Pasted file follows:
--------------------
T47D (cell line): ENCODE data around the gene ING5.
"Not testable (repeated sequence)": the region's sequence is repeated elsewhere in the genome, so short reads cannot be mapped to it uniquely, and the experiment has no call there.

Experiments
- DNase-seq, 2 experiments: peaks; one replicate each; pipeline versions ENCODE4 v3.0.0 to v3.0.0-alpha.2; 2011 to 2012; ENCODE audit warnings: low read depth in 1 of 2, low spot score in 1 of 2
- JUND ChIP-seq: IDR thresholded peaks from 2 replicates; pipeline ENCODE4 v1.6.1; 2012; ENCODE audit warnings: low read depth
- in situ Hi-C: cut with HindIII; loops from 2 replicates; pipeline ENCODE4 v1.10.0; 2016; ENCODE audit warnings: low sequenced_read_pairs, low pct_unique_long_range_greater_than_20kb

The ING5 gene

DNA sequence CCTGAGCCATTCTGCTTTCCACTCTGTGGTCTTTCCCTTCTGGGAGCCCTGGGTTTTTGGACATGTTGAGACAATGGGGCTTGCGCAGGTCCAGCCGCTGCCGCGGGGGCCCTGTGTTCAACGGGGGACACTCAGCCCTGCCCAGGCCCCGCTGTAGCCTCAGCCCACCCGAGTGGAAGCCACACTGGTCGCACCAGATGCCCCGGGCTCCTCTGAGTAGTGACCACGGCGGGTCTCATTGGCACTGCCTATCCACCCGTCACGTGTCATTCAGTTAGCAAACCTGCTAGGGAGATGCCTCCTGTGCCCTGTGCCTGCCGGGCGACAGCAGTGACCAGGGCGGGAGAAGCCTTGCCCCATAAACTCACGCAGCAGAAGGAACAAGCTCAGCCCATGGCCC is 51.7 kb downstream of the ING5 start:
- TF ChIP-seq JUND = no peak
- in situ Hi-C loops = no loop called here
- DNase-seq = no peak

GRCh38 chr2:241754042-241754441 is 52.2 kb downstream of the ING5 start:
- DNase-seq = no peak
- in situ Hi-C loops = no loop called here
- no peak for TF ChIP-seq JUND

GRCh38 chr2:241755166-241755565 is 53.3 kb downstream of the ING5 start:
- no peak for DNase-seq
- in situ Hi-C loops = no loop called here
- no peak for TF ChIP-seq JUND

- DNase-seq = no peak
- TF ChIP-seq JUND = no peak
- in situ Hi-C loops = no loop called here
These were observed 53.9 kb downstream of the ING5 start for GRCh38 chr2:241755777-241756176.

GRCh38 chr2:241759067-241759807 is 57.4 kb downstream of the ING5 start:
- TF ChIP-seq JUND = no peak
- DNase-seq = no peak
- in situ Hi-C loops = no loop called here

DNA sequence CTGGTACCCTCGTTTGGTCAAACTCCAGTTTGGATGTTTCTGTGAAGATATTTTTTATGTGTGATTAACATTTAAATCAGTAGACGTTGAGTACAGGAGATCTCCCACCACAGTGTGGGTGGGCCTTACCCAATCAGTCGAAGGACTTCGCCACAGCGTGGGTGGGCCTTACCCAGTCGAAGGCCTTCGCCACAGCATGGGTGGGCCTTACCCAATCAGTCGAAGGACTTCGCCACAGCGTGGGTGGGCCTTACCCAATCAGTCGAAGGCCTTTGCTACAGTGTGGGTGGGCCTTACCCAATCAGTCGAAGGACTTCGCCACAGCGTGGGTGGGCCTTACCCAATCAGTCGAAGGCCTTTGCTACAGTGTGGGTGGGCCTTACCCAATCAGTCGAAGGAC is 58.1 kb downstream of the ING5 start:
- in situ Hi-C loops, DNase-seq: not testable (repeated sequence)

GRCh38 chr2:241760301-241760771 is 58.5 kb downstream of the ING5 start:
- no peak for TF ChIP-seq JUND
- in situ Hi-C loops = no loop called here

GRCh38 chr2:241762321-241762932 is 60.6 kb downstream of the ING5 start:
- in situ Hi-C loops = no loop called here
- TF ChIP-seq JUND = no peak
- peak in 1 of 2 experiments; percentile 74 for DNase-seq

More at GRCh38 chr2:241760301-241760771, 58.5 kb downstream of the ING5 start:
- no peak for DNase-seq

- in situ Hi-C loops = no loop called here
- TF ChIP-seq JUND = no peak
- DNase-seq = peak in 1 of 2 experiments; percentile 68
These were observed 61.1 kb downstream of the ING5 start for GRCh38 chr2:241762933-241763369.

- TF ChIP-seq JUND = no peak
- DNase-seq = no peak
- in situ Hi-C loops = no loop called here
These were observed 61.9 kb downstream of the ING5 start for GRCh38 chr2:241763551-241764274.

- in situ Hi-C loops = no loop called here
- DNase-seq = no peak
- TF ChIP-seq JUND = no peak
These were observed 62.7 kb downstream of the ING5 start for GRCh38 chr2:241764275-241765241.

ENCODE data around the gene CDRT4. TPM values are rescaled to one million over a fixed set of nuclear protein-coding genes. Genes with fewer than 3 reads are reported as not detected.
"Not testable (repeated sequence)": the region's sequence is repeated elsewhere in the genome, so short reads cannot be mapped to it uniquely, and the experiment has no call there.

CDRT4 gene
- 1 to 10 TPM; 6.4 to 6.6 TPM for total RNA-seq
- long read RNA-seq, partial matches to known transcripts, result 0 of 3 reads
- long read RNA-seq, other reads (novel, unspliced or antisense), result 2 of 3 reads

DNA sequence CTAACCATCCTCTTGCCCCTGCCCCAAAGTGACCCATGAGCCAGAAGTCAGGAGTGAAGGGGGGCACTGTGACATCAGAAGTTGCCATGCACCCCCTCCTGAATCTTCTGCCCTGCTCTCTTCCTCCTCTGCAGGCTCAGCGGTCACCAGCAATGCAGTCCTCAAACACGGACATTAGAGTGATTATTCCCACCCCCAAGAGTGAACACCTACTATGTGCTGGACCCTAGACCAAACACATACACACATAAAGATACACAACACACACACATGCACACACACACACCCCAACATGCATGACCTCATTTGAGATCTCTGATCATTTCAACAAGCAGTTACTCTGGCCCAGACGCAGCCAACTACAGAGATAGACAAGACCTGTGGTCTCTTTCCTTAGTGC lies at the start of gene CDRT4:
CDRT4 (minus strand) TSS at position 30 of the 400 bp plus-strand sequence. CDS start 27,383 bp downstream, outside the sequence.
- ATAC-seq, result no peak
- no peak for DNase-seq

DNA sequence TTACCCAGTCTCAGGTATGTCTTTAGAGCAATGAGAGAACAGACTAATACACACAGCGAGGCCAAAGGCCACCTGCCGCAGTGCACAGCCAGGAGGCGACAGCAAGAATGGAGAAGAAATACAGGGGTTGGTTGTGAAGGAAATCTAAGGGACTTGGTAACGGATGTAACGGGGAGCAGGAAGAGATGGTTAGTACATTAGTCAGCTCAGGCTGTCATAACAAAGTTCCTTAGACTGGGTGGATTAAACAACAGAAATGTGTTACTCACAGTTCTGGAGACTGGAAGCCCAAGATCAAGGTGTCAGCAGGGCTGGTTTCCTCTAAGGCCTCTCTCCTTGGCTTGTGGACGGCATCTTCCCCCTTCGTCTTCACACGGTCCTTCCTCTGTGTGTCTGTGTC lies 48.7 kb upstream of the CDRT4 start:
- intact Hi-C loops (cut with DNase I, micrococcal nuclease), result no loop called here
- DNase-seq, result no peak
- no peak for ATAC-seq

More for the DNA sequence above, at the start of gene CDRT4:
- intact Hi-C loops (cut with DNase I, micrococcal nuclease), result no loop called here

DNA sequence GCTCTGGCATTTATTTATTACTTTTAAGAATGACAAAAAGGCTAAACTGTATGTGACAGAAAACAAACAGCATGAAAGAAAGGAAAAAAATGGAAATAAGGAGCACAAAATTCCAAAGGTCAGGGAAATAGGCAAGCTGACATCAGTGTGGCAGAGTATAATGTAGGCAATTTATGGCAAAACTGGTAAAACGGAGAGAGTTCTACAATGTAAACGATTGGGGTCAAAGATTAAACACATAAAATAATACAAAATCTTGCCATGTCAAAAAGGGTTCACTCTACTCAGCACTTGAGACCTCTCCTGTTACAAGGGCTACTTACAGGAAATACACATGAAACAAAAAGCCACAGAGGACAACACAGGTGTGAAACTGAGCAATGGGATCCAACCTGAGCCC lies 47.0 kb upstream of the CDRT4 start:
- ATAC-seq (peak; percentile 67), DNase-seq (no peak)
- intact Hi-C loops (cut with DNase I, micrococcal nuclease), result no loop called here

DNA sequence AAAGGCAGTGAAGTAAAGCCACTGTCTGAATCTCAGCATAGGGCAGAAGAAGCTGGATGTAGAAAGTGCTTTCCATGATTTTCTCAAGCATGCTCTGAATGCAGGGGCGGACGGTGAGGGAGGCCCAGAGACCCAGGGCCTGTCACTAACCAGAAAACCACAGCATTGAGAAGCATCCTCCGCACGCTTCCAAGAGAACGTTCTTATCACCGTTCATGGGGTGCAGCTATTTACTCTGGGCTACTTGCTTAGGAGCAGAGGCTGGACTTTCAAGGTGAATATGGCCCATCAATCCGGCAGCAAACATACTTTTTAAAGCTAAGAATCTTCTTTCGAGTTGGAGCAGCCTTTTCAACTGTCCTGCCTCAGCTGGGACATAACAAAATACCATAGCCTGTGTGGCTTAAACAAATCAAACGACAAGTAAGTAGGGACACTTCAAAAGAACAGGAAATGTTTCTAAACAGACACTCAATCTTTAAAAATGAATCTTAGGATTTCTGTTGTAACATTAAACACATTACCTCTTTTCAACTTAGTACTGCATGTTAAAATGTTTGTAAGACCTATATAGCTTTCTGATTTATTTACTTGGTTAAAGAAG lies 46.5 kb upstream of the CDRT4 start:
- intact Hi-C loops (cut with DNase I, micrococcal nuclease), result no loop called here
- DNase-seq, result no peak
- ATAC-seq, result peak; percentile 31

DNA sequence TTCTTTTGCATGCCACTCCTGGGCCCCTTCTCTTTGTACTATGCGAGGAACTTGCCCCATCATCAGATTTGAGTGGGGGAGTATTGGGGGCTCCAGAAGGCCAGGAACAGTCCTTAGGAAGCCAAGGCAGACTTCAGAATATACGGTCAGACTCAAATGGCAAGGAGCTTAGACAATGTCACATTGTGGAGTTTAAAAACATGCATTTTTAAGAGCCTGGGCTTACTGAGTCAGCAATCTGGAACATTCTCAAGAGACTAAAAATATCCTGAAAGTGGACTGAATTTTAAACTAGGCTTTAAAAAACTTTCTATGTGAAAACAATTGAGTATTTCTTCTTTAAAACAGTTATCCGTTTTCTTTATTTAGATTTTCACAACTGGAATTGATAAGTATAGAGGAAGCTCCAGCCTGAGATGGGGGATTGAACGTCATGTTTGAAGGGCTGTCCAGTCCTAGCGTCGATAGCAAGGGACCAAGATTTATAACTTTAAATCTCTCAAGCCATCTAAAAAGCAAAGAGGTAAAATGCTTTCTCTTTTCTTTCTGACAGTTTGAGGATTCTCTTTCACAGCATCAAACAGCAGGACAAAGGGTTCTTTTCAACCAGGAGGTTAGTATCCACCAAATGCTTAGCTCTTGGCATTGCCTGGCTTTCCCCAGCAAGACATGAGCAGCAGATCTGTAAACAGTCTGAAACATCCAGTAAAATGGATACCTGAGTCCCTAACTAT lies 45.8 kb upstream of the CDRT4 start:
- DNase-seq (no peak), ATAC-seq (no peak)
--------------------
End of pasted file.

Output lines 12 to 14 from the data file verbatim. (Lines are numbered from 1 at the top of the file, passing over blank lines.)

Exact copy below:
GRCh38 chr2:241754042-241754441 is 52.2 kb downstream of the ING5 start:
- DNase-seq = no peak
- in situ Hi-C loops = no loop called here